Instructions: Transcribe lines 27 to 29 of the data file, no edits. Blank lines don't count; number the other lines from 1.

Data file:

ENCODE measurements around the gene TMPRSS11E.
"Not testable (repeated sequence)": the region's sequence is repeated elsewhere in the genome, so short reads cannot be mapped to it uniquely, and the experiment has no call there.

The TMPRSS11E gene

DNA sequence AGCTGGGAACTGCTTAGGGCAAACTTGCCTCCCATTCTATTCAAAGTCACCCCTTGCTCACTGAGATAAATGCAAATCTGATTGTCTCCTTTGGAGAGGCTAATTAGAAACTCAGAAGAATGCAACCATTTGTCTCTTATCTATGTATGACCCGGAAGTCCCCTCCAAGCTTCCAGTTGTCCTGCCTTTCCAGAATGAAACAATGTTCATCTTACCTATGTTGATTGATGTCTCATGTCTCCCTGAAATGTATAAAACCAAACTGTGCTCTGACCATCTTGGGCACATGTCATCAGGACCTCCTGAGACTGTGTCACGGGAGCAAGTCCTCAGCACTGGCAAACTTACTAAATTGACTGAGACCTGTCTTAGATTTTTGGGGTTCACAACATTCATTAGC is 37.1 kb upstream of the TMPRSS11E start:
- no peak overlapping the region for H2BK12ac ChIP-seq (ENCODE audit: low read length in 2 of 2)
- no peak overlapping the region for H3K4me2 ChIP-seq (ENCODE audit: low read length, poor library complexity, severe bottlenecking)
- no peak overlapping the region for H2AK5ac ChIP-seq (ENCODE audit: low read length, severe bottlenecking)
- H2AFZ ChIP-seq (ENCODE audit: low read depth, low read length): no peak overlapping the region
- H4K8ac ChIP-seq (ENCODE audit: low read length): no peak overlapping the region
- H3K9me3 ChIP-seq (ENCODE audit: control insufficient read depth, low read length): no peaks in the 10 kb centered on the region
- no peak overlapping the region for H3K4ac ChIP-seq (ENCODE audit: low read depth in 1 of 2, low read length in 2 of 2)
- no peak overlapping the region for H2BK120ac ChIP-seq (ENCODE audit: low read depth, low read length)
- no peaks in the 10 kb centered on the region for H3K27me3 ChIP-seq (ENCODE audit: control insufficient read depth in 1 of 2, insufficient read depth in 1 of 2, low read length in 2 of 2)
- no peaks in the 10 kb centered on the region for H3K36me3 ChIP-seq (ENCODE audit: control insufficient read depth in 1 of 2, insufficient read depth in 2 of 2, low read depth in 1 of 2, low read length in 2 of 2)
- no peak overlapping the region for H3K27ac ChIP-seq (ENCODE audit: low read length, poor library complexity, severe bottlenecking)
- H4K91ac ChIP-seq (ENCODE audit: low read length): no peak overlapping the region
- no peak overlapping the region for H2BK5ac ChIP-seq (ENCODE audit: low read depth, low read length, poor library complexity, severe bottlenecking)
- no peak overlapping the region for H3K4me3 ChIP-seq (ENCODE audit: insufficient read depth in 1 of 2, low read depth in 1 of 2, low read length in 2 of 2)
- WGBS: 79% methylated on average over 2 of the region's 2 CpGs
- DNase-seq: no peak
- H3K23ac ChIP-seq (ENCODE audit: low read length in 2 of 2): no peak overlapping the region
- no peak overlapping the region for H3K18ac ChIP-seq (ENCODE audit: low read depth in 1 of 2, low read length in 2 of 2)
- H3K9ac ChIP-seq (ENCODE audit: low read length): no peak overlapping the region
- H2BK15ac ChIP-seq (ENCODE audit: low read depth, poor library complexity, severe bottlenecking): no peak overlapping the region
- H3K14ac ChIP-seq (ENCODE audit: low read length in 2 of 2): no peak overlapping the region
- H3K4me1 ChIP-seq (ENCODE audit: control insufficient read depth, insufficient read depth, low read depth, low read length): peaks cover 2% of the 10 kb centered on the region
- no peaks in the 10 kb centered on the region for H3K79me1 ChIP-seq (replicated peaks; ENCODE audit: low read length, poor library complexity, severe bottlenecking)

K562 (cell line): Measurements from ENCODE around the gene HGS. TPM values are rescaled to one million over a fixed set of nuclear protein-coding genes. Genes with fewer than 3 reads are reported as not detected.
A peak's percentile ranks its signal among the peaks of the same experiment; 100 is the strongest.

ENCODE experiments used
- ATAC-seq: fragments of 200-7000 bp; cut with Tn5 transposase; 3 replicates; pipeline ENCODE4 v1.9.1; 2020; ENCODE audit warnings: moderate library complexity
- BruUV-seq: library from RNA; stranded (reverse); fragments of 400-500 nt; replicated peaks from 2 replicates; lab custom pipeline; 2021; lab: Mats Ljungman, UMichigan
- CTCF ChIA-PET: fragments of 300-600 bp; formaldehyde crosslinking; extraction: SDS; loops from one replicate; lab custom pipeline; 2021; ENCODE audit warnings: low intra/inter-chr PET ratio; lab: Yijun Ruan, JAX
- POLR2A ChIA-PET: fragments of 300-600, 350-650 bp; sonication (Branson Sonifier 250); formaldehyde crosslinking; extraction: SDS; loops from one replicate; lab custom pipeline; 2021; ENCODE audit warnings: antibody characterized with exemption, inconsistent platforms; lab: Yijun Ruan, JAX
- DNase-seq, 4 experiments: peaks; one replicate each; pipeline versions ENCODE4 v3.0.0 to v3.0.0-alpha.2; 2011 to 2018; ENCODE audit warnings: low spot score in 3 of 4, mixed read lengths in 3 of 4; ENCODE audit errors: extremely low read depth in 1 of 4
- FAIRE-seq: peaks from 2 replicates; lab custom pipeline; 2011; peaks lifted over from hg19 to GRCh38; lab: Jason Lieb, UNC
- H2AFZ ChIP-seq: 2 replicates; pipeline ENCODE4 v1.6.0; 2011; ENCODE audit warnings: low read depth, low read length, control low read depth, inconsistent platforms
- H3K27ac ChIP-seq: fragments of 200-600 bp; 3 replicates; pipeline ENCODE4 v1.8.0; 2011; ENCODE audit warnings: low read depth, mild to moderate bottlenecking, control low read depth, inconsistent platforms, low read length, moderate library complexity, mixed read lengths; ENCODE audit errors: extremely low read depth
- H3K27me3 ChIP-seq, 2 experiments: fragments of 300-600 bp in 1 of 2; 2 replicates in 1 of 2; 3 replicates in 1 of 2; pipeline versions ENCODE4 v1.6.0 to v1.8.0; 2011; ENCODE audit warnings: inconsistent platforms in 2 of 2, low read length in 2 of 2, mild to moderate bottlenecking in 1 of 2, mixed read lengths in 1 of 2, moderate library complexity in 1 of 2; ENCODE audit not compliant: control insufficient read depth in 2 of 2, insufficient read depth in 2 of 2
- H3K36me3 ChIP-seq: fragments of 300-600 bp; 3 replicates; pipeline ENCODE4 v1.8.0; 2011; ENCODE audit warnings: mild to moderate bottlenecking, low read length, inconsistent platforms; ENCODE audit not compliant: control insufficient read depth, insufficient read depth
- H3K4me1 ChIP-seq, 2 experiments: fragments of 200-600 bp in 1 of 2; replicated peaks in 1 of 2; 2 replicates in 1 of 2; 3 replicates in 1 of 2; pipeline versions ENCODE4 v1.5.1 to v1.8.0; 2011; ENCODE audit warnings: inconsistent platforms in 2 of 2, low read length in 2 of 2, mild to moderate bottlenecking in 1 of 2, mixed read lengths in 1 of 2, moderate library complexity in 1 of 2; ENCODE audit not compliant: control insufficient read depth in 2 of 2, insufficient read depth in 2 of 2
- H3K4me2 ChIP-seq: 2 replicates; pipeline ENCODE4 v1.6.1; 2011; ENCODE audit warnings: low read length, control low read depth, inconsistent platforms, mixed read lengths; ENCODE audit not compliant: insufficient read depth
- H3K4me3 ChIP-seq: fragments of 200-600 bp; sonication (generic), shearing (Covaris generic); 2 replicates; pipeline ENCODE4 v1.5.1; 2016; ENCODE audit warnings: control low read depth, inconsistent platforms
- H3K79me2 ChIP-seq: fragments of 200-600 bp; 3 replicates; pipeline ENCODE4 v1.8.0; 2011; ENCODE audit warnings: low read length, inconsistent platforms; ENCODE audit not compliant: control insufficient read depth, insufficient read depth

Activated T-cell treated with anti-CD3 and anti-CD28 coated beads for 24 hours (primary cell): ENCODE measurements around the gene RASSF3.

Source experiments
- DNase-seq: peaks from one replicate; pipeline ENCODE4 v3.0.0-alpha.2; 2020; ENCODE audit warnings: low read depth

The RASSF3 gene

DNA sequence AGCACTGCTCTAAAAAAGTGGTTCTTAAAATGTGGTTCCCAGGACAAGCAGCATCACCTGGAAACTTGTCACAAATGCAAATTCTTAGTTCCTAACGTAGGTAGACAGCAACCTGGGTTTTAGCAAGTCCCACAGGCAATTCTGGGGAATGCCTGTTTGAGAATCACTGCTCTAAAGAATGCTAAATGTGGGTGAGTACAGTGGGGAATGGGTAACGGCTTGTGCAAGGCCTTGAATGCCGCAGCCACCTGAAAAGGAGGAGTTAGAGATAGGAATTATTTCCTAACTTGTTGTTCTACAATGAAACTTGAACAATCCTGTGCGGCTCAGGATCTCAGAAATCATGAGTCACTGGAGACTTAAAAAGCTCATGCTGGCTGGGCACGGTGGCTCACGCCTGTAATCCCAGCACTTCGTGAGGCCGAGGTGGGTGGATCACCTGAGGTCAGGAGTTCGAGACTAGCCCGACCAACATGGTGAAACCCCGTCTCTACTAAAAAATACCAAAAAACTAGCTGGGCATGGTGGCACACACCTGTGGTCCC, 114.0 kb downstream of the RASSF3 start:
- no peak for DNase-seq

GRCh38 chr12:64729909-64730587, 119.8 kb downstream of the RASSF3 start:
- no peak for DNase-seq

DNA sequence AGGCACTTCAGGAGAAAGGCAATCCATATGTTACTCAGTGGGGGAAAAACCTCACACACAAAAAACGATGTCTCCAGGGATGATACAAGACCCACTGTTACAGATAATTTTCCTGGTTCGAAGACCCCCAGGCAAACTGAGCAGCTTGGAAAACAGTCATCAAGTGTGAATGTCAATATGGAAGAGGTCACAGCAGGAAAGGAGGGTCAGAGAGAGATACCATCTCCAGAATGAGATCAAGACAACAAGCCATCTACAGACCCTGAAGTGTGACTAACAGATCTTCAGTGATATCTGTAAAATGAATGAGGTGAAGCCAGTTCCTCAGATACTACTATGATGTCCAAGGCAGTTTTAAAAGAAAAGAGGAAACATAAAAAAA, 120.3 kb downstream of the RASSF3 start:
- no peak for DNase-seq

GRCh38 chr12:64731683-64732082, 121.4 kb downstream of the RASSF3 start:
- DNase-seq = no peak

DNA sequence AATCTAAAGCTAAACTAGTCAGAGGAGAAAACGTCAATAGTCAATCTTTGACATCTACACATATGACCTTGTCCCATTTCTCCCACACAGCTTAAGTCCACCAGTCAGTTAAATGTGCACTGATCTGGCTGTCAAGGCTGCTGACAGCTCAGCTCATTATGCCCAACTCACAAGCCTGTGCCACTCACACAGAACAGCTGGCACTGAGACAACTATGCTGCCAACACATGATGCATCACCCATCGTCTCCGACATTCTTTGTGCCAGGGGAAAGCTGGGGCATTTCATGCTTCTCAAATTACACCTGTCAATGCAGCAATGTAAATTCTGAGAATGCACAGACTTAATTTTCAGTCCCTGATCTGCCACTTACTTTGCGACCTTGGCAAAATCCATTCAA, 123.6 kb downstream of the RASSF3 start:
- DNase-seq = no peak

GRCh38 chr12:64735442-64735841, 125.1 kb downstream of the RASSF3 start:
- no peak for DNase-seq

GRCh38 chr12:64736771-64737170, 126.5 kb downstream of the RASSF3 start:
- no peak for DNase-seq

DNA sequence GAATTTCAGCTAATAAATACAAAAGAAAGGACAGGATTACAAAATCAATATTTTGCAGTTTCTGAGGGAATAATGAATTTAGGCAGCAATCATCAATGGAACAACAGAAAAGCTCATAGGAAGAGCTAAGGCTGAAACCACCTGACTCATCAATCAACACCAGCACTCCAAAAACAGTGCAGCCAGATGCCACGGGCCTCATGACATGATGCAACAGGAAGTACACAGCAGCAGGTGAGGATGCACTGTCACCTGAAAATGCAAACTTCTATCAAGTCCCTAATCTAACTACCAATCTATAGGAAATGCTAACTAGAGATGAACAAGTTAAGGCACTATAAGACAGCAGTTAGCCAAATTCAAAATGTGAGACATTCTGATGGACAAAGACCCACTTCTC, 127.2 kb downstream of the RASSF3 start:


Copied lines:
- no peaks in the 10 kb centered on the region for H3K79me1 ChIP-seq (replicated peaks; ENCODE audit: low read length, poor library complexity, severe bottlenecking)

K562 (cell line): Measurements from ENCODE around the gene HGS. TPM values are rescaled to one million over a fixed set of nuclear protein-coding genes. Genes with fewer than 3 reads are reported as not detected.
A peak's percentile ranks its signal among the peaks of the same experiment; 100 is the strongest.